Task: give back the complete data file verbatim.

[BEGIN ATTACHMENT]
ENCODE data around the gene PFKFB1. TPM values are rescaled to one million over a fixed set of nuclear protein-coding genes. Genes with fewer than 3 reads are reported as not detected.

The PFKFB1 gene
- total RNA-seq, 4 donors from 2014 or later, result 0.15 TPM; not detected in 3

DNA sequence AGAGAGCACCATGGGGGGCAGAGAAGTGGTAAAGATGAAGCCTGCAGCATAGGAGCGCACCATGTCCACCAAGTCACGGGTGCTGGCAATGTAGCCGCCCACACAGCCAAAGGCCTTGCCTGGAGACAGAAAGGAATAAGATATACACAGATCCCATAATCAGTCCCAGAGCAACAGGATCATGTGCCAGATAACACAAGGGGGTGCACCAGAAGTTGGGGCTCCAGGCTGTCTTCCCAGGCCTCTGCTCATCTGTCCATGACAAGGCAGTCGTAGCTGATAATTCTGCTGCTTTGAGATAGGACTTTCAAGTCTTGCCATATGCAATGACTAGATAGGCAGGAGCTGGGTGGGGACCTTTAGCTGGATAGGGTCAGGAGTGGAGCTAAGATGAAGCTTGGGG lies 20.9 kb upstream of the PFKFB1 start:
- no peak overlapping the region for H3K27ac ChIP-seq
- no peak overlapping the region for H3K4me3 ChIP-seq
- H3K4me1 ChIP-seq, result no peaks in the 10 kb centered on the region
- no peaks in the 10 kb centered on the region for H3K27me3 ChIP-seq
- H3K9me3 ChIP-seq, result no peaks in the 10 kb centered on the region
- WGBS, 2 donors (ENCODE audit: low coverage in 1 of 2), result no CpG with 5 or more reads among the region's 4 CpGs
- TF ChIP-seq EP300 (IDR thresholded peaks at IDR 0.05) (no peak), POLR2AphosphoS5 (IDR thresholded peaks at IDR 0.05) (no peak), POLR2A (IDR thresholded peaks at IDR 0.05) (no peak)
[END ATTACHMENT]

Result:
ENCODE data around the gene PFKFB1. TPM values are rescaled to one million over a fixed set of nuclear protein-coding genes. Genes with fewer than 3 reads are reported as not detected.

The PFKFB1 gene
- total RNA-seq, 4 donors from 2014 or later, result 0.15 TPM; not detected in 3

DNA sequence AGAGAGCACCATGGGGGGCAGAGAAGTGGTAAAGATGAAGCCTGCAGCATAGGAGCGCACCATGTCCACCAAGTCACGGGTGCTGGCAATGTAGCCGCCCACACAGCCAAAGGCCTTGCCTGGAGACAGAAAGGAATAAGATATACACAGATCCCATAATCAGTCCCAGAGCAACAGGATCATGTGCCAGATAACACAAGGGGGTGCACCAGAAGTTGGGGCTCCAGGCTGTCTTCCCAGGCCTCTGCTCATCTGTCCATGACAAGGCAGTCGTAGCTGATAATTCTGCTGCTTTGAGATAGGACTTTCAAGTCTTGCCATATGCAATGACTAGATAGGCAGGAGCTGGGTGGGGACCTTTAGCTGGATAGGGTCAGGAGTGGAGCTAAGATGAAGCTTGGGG lies 20.9 kb upstream of the PFKFB1 start:
- no peak overlapping the region for H3K27ac ChIP-seq
- no peak overlapping the region for H3K4me3 ChIP-seq
- H3K4me1 ChIP-seq, result no peaks in the 10 kb centered on the region
- no peaks in the 10 kb centered on the region for H3K27me3 ChIP-seq
- H3K9me3 ChIP-seq, result no peaks in the 10 kb centered on the region
- WGBS, 2 donors (ENCODE audit: low coverage in 1 of 2), result no CpG with 5 or more reads among the region's 4 CpGs
- TF ChIP-seq EP300 (IDR thresholded peaks at IDR 0.05) (no peak), POLR2AphosphoS5 (IDR thresholded peaks at IDR 0.05) (no peak), POLR2A (IDR thresholded peaks at IDR 0.05) (no peak)